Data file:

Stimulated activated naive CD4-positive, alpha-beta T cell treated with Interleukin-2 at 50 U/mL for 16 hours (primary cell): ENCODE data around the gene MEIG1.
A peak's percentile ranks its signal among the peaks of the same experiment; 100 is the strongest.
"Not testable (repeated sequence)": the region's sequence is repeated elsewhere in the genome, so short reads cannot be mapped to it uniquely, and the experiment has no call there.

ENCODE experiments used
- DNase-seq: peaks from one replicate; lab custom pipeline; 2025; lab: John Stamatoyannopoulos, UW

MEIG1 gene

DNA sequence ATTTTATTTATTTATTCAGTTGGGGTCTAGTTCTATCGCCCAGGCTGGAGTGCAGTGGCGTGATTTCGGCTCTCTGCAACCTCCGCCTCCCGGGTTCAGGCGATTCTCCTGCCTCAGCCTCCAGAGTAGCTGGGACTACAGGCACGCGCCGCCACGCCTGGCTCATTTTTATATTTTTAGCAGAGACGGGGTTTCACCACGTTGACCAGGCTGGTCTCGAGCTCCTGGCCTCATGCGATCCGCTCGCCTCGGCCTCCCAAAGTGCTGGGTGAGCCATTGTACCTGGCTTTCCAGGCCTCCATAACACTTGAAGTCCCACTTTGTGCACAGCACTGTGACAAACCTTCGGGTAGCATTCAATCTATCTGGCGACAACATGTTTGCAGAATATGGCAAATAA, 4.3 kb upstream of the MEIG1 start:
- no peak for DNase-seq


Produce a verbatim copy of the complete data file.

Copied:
Stimulated activated naive CD4-positive, alpha-beta T cell treated with Interleukin-2 at 50 U/mL for 16 hours (primary cell): ENCODE data around the gene MEIG1.
A peak's percentile ranks its signal among the peaks of the same experiment; 100 is the strongest.
"Not testable (repeated sequence)": the region's sequence is repeated elsewhere in the genome, so short reads cannot be mapped to it uniquely, and the experiment has no call there.

ENCODE experiments used
- DNase-seq: peaks from one replicate; lab custom pipeline; 2025; lab: John Stamatoyannopoulos, UW

MEIG1 gene

DNA sequence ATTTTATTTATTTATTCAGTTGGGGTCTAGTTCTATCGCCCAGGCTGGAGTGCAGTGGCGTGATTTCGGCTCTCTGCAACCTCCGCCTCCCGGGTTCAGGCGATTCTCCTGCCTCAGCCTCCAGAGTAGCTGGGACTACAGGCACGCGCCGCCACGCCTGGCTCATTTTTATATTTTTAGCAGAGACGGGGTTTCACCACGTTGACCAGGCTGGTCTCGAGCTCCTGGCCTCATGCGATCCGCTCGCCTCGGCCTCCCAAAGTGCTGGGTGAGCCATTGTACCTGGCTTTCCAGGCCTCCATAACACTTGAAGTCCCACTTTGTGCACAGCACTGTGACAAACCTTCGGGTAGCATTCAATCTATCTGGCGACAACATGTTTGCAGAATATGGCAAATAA, 4.3 kb upstream of the MEIG1 start:
- no peak for DNase-seq